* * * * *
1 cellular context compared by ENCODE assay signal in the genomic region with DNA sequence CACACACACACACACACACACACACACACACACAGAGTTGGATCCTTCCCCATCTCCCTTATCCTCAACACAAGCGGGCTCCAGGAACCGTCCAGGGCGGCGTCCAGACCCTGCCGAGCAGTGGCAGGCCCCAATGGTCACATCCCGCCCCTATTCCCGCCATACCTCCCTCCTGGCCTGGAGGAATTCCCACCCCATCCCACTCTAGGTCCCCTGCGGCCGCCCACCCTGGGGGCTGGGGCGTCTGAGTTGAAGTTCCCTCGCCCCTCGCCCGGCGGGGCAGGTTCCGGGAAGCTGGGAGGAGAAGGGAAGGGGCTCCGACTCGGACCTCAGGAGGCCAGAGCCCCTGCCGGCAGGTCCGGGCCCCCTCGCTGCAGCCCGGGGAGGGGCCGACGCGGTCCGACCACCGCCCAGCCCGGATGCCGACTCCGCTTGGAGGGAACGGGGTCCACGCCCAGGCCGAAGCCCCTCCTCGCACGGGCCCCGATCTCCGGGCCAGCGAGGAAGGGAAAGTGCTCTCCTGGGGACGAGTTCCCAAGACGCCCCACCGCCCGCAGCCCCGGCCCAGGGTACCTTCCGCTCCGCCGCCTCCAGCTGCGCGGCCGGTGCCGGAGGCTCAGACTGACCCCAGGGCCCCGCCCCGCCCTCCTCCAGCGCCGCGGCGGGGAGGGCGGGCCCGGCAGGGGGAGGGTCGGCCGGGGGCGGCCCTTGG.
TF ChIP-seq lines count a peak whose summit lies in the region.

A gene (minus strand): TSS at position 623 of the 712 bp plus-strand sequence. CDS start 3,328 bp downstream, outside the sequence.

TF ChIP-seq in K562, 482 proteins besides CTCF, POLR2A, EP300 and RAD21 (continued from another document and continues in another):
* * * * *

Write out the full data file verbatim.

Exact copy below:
1 cellular context compared by ENCODE assay signal in the genomic region with DNA sequence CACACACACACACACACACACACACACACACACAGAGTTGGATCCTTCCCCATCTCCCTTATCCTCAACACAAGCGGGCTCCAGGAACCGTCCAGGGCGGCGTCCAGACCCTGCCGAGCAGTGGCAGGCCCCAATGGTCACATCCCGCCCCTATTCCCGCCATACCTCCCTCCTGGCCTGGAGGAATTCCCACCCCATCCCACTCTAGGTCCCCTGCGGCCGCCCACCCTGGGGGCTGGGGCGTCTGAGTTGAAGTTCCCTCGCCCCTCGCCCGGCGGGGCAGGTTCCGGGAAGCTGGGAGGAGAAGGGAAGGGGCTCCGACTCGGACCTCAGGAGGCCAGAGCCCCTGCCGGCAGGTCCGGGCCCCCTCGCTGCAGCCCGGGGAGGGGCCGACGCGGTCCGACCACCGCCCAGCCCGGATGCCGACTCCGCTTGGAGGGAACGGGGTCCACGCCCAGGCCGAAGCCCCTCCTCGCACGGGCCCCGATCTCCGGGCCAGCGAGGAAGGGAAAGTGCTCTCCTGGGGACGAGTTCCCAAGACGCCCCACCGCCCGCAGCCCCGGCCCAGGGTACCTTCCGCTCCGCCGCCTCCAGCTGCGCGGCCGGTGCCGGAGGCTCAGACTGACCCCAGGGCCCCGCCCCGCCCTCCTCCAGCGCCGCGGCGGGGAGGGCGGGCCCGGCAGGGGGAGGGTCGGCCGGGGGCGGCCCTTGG.
TF ChIP-seq lines count a peak whose summit lies in the region.

A gene (minus strand): TSS at position 623 of the 712 bp plus-strand sequence. CDS start 3,328 bp downstream, outside the sequence.

TF ChIP-seq in K562, 482 proteins besides CTCF, POLR2A, EP300 and RAD21 (continued from another document and continues in another):